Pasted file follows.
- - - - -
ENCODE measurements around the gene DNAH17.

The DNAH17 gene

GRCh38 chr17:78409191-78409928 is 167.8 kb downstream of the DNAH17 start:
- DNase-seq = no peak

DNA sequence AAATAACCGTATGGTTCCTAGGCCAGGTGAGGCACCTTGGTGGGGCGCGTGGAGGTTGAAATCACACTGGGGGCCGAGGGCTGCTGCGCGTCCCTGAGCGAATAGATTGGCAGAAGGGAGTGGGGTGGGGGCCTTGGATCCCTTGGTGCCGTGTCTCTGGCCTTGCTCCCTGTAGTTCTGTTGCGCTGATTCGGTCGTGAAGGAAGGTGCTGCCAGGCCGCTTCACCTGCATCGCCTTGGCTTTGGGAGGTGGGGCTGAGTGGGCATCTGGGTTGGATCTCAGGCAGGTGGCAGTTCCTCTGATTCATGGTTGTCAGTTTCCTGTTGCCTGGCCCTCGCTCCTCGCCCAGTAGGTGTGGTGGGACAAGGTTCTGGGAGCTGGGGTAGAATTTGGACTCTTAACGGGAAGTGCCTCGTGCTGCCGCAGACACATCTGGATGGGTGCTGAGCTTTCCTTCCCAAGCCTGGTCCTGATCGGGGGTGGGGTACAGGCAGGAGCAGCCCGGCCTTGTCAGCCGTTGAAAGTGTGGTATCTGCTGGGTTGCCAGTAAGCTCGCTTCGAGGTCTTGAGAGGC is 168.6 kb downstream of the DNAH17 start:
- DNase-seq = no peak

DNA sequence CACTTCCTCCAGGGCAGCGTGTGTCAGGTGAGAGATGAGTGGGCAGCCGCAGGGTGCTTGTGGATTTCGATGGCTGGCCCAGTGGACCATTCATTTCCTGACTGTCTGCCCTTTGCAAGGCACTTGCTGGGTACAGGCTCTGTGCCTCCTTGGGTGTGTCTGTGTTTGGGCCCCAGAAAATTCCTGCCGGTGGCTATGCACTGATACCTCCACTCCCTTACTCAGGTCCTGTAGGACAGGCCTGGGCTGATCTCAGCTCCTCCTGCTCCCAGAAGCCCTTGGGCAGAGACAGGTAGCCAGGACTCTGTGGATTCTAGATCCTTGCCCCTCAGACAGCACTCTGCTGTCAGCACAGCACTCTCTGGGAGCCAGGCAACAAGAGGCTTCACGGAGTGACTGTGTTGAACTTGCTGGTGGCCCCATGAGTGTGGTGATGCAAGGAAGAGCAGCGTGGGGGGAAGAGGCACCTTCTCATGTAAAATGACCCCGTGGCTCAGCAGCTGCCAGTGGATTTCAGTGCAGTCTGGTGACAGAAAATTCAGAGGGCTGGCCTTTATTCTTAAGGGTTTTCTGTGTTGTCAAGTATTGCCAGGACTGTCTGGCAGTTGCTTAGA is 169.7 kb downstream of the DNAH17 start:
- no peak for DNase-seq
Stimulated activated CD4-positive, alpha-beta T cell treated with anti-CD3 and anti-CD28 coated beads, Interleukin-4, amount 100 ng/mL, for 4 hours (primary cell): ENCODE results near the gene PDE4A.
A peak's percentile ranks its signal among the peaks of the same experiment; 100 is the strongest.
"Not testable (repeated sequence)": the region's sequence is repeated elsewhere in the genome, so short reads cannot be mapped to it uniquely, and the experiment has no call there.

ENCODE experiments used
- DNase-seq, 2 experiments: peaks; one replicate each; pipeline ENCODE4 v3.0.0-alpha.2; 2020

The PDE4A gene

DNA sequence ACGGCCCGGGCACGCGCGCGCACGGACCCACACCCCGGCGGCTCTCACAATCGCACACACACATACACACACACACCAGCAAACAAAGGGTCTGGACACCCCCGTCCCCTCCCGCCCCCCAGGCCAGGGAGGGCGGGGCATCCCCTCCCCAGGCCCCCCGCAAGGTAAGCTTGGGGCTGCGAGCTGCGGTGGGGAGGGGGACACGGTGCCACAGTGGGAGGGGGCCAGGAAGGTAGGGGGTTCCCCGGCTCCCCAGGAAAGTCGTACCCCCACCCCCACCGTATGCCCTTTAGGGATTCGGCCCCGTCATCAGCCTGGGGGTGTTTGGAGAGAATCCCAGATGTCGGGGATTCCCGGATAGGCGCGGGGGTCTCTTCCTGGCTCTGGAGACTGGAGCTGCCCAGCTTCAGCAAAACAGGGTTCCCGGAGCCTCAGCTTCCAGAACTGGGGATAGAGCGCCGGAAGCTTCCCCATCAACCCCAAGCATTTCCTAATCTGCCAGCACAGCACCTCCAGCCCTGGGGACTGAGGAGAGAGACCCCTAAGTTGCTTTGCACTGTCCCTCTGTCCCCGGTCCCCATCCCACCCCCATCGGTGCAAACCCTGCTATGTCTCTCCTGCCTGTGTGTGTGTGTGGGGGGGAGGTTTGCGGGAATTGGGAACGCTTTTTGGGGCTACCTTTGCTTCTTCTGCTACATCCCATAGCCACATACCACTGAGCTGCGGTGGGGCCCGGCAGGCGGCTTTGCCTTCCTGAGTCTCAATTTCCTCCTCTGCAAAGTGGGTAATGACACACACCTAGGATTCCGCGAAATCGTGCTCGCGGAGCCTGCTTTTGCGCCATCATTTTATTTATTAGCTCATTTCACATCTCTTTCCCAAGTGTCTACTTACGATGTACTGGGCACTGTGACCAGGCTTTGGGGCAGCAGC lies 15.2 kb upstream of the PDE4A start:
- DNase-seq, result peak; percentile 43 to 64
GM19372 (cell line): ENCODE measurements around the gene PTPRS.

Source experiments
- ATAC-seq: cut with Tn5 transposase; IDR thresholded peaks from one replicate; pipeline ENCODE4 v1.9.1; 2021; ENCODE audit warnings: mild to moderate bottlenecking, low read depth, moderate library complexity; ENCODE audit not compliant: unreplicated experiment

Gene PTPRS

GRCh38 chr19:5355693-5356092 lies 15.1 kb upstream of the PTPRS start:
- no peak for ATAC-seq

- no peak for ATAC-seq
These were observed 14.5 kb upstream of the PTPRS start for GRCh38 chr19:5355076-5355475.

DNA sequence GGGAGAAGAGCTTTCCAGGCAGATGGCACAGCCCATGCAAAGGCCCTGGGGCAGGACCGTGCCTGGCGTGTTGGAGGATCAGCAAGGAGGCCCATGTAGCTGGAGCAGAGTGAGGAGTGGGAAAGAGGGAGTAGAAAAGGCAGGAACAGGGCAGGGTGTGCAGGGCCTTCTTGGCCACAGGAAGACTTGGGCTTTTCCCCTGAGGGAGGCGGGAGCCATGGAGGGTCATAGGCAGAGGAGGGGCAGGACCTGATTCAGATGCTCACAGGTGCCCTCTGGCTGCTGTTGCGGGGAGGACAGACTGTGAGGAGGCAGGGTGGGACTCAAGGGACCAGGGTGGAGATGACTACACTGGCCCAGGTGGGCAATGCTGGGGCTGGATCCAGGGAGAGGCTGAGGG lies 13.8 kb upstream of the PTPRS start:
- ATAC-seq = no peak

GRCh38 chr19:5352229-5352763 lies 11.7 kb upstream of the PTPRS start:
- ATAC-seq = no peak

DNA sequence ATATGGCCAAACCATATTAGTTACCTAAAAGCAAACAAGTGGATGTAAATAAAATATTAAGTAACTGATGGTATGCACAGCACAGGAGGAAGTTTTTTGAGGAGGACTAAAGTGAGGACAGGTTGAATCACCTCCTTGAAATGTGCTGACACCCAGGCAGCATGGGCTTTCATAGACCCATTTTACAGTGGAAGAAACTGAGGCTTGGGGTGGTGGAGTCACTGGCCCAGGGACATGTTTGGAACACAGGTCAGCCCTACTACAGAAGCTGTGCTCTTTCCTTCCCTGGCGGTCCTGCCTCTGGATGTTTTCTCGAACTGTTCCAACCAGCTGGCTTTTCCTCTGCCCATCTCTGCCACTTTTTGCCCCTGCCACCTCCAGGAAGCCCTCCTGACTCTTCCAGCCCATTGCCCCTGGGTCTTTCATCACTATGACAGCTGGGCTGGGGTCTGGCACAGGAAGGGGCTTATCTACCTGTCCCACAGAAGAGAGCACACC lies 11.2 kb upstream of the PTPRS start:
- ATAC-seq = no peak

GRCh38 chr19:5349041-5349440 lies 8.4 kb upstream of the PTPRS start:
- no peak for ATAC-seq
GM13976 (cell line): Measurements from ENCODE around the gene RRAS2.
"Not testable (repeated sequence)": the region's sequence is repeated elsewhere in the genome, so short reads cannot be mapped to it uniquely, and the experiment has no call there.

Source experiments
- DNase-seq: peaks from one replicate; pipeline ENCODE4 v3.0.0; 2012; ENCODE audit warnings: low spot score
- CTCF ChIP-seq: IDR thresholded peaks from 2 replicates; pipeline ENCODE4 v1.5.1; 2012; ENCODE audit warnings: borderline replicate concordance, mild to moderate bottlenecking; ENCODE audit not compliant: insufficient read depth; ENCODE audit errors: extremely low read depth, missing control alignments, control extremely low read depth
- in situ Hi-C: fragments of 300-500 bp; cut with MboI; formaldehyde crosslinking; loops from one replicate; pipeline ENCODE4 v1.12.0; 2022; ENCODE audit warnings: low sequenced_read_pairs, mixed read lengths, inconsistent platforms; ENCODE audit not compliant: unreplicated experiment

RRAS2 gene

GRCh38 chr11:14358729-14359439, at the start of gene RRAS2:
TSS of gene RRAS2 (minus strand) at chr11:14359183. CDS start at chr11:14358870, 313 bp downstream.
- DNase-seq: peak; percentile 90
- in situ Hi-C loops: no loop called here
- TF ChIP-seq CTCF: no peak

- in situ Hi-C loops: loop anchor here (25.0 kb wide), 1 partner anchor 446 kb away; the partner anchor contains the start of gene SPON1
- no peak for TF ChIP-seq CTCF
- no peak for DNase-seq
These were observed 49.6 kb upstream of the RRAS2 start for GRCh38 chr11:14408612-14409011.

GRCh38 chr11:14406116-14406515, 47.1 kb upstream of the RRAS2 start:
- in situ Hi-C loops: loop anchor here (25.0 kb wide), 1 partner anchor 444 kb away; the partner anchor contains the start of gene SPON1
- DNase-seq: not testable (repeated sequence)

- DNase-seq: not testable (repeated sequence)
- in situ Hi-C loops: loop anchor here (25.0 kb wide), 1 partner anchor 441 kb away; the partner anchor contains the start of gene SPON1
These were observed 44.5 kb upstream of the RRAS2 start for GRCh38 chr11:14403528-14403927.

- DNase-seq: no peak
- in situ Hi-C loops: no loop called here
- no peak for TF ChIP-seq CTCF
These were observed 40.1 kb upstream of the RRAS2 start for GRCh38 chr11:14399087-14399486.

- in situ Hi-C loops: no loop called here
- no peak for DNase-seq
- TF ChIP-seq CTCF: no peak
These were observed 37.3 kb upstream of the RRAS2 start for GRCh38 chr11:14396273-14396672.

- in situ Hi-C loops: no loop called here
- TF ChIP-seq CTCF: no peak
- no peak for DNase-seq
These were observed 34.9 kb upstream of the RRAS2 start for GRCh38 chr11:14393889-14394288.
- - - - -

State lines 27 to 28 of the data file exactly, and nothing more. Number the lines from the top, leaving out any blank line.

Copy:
GRCh38 chr19:5352229-5352763 lies 11.7 kb upstream of the PTPRS start:
- ATAC-seq = no peak